Pittsburgh Jewish Community Prepares to Mark Two Years Since Shooting


By Kayla Steinberg

“Trauma seeks to disconnect us,” said Maggie Feinstein, director of the 10.27 Healing Partnership. “The best way to mitigate the impact of trauma is to find connection.”

Now, almost two years after the shooting on Oct. 27, 2018, community organizations are working to offer that connection through the second-year commemoration.

The assortment of events is headlined by a virtual commemorative gathering on Oct. 27, a day of community service on Oct. 25, and Torah study on the secular date of the shooting (Oct. 27) as well as on the Hebrew yahrzeit (Nov. 4 and 5).

The 10.27 Healing Partnership’s commemoration working group is a collaborative effort of victims’ families, survivors, the Jewish Federation of Greater Pittsburgh, the Jewish Community Center of Greater Pittsburgh, Repair the World Pittsburgh and the three congregations housed in the Tree of Life building. Survivors Carol Black, who lost her brother, Dr. Richard Gottfried, in the shooting, and Andrea Wedner, who lost her mother, Rose Mallinger, co-chaired the group.

The Oct. 25 community service, organized by Repair the World Pittsburgh, includes 21 service opportunities such as cemetery clean-up, blood donation and food distribution.

Cemetery clean-up, part of last year’s commemorative service (Photo courtesy of Repair the World Pittsburgh)

“The synagogue shooting was very traumatic for the community,” said Julie Mallis, city director of Repair the World Pittsburgh. “This service day is an opportunity for people to have something to look forward to where they can come together as a community and just do something that is going to make you feel good … It’s just basically a physical way of working through and processing grief and trauma.”

The Torah study, spearheaded by the Federation, offers another outlet.

Dr. Arnold Eisen leading a session as part of last year’s Torah study (Photo by Sanford Riemer)

“The idea is that it would give comfort to people, that it would elevate the souls of the deceased by studying our sacred texts,” said Rabbi Amy Bardack, director of Jewish life and learning at the Jewish Federation of Greater Pittsburgh.

The study, which requires pre-registration to get the Zoom information, has six time slots with a choice of two scholars at each. Topics include repairing the soul and the world, resilience and accompanying others through loss.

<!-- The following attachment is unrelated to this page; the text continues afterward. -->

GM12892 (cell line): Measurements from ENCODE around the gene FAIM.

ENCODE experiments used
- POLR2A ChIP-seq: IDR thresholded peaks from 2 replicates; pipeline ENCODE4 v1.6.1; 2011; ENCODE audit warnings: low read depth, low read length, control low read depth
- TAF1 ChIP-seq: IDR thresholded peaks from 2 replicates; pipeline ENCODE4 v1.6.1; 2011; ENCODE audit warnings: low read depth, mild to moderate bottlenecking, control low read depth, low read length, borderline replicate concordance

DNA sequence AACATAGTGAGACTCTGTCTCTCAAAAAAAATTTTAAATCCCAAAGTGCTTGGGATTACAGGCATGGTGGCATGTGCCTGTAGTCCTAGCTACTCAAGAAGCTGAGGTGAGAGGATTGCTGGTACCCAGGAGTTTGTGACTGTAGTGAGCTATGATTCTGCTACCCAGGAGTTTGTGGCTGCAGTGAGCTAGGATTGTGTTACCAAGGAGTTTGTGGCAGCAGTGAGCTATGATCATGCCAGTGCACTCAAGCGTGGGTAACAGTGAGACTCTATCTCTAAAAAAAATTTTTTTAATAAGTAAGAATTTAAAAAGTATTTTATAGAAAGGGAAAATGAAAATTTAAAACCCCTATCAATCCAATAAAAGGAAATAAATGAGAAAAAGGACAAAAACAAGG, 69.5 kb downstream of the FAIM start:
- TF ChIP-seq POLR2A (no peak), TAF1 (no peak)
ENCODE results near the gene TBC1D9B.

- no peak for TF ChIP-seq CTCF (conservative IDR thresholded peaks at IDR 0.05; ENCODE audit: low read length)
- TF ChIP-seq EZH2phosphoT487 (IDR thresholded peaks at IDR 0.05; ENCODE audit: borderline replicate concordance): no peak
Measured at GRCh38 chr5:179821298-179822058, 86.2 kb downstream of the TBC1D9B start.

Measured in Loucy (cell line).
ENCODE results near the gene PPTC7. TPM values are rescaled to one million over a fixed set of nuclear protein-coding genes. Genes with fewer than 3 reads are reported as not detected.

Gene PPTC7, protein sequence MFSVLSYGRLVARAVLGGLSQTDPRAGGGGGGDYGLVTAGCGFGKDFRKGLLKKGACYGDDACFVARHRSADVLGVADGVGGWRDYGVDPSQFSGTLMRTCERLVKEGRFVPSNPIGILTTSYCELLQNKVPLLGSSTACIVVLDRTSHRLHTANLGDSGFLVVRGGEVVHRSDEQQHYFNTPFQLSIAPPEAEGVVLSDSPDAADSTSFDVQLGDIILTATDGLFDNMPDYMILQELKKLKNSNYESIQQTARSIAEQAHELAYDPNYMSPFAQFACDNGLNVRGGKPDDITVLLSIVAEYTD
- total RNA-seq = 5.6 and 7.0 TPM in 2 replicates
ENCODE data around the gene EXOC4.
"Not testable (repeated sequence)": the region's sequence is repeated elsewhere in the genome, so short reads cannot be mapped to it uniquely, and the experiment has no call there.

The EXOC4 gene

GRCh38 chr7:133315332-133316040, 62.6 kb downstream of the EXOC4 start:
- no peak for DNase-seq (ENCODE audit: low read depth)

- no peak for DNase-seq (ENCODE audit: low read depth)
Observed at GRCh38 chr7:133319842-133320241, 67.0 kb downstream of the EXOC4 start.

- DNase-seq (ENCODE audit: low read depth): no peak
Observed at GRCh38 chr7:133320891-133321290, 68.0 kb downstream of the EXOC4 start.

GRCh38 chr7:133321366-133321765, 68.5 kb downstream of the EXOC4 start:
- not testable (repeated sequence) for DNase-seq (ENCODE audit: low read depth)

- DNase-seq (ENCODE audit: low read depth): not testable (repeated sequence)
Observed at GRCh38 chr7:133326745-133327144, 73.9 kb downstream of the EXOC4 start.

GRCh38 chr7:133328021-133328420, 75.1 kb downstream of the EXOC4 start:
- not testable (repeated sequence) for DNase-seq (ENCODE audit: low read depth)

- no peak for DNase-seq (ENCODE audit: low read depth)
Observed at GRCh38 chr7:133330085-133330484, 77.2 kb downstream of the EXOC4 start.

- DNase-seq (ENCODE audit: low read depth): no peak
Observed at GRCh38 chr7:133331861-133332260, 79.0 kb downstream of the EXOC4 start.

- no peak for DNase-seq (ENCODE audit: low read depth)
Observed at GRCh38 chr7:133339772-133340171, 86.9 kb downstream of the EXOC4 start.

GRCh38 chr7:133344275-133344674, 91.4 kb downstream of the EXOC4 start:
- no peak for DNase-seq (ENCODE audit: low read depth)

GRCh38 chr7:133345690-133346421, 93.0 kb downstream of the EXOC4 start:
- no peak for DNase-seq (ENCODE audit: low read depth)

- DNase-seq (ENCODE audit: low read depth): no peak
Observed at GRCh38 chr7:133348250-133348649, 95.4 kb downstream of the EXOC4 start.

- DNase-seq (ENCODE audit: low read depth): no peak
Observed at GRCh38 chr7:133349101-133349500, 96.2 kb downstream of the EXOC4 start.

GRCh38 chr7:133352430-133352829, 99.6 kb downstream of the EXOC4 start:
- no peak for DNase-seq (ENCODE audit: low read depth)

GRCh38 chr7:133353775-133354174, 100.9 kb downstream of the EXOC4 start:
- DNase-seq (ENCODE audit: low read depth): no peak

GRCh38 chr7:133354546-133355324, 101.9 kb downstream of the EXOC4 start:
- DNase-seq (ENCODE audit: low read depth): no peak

The virtual commemorative gathering, planned by the 10.27 Healing Partnership, will reflect on the lives lost with survivors, families of the deceased, first responders and the three congregations at the Tree of Life building.

Families lighting yahrzeit candles for their loved ones at the 2019 commemoration of Oct. 27 (Photo by Joshua Franzos)

In addition to the three main programs, the commemoration includes healing activities — an effort of Jewish Family and Community Services and the 10.27 Healing Partnership — such as canopy conversations outside of The Children’s Institute and a drop-in Zoom room with yoga, therapy and grieving activities.

There are also events planned by partner organizations like a two-part gathering for young adults: preparing for Shabbat on Oct. 22 and Shabbat dinners on Oct. 23.

“The first event really provides that purpose to give the meaning and the intent of the main event, which is the commemoration of Shabbat, specifically in honor of those who perished on that day,” said Rabbi Henoch Rosenfeld of Chabad Young Professionals. “One is a pregame for the actual game.”

The “actual game” won’t look like last year’s group dinner. Rather, young adults will host their own Shabbat dinners using kits offered by the event’s organizers: Chabad Young Professionals, Moishe House, OneTable, Repair the World and the Young Adult Division of the Jewish Federation.

“We have a very important task to make sure that their death was not in vain,” said Rosenfeld. “And the way we do that is by letting their good deeds and their actions live through us. By commemorating that through Jewish values, we really give them an opportunity to continue to make an impact on this world though they’re not here in a physical way.”

Carol Black remembers Gottfried by continuing to do the things they did together. But she also sees value in a commemoration.

“I don’t really need a commemoration to remember,” she said. “But I do want the world to remember. If our commemoration does anything to help keep the lives that we lost alive in our hearts and minds, then that’s a good thing.

“For my part, I just want to honor my brother’s memory.”

Kayla Steinberg is digital content editor of the Pittsburgh Jewish Chronicle, an Exponent-affiliated publication where this article first appeared.


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